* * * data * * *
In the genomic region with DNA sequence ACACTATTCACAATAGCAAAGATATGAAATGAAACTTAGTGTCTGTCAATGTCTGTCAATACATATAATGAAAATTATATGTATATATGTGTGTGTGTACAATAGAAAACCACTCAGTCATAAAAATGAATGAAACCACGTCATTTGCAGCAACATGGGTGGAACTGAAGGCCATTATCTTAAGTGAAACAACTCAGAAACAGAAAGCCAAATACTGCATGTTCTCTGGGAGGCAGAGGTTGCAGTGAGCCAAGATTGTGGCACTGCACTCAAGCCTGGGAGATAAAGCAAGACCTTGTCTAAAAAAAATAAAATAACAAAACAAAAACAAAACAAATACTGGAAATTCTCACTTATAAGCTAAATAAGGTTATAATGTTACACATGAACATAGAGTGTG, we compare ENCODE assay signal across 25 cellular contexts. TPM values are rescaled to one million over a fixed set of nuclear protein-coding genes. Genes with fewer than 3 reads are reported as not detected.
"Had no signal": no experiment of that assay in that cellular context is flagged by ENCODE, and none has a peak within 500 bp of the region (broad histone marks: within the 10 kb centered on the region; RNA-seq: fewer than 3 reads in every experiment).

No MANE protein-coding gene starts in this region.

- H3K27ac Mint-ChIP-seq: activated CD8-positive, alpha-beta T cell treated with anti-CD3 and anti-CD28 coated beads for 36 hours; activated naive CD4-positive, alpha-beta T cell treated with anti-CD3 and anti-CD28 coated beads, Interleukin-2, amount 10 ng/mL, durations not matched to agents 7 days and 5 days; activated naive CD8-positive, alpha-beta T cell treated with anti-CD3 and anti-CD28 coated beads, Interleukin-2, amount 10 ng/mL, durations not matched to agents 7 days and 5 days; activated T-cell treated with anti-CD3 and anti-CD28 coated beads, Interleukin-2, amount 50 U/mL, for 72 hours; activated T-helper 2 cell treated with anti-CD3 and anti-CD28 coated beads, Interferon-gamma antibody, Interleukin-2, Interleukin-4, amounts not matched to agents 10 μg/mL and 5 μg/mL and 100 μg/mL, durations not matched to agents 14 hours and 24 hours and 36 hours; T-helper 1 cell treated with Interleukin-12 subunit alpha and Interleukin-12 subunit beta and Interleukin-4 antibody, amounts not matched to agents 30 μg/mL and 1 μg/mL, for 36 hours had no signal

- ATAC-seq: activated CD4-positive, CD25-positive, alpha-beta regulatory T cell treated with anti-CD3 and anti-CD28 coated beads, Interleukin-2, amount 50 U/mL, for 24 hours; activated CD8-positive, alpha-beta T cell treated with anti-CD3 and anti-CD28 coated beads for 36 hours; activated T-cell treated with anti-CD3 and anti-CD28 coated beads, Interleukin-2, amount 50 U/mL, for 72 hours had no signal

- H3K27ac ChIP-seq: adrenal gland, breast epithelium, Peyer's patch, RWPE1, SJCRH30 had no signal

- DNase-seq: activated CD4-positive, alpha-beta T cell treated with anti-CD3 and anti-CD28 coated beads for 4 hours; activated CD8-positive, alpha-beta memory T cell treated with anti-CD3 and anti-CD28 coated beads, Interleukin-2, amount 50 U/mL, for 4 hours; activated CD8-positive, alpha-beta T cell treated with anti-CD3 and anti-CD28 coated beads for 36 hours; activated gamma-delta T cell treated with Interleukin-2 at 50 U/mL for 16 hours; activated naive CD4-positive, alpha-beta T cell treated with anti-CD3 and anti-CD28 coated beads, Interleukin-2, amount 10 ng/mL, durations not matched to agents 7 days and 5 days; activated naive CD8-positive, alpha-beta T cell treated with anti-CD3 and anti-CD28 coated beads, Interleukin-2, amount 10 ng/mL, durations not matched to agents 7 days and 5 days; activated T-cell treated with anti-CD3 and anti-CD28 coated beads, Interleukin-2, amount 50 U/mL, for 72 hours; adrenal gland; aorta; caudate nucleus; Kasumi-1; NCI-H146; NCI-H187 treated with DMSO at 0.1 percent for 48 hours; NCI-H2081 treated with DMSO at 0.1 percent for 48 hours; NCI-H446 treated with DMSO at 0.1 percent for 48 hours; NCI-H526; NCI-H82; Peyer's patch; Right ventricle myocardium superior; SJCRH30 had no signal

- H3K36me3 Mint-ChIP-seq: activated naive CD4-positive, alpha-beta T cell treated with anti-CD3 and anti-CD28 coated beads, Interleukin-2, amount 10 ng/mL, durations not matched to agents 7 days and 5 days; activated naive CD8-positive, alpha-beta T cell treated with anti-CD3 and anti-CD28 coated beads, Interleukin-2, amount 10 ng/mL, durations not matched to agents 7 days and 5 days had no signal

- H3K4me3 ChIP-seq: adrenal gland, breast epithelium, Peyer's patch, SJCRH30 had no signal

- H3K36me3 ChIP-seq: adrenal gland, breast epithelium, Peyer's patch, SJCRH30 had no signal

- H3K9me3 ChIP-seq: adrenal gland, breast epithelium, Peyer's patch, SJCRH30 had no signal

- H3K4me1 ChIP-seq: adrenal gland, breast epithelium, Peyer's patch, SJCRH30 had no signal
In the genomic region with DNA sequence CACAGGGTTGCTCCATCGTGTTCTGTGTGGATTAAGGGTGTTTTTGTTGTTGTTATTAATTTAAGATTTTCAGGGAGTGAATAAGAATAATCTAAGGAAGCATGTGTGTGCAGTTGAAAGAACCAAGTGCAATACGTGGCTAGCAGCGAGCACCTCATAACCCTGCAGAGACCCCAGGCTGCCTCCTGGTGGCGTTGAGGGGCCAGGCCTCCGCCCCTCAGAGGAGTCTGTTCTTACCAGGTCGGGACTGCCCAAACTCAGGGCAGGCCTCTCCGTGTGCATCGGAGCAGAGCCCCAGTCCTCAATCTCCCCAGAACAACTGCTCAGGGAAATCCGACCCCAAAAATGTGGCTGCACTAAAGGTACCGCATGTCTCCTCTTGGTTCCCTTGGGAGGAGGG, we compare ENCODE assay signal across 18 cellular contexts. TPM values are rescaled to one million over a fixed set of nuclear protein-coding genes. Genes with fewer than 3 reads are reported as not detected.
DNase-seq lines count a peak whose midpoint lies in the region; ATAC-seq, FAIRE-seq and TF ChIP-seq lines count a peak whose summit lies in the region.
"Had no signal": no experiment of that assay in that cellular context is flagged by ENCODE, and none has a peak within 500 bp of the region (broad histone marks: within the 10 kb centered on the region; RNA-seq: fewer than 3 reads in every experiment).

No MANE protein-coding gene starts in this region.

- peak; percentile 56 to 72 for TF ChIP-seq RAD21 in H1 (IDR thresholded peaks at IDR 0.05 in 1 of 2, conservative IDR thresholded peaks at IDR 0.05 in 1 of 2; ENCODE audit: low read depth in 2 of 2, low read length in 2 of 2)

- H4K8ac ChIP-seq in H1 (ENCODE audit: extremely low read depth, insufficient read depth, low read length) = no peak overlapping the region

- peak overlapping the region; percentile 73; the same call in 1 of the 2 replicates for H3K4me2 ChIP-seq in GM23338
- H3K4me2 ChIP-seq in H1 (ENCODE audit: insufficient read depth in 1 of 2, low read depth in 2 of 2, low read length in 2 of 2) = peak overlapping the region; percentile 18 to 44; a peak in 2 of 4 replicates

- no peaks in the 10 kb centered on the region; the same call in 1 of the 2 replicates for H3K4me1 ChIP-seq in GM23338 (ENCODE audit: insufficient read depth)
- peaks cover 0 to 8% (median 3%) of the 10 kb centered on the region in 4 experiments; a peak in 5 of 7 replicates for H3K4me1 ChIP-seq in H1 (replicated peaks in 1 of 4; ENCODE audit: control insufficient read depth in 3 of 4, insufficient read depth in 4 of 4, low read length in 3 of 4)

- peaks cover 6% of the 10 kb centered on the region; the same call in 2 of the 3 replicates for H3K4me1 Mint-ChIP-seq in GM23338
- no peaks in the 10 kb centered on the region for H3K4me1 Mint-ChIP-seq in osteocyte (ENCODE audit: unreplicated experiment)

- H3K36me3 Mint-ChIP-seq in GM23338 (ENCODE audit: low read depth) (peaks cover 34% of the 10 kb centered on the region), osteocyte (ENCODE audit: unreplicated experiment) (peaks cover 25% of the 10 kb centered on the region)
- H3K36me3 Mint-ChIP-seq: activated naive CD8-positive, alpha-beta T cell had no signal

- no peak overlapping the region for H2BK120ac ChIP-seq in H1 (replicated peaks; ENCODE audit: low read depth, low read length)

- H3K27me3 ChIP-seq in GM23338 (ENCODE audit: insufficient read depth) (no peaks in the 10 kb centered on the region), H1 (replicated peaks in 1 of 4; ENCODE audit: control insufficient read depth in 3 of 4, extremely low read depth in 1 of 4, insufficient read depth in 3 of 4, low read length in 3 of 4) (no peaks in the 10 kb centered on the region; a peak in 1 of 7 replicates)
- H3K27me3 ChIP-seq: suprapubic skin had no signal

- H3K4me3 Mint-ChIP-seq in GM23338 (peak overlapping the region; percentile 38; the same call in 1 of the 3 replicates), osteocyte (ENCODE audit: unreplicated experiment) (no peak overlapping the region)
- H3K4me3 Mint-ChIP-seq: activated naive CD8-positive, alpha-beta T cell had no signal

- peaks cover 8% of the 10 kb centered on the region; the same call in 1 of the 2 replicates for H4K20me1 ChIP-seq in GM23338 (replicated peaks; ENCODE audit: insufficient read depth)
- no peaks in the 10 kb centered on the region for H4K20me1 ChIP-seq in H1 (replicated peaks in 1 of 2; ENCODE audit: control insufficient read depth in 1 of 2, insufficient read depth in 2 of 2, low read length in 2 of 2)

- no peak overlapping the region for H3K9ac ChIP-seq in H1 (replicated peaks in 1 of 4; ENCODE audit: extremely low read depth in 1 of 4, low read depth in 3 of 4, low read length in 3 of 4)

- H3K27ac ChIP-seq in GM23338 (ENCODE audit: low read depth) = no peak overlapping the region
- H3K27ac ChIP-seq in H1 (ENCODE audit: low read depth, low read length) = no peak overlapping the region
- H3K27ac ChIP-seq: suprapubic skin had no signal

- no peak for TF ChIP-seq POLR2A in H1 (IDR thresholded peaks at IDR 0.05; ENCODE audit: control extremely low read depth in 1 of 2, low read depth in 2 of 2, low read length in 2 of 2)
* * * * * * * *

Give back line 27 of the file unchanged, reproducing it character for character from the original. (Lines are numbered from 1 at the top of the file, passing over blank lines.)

- no peak overlapping the region for H2BK120ac ChIP-seq in H1 (replicated peaks; ENCODE audit: low read depth, low read length)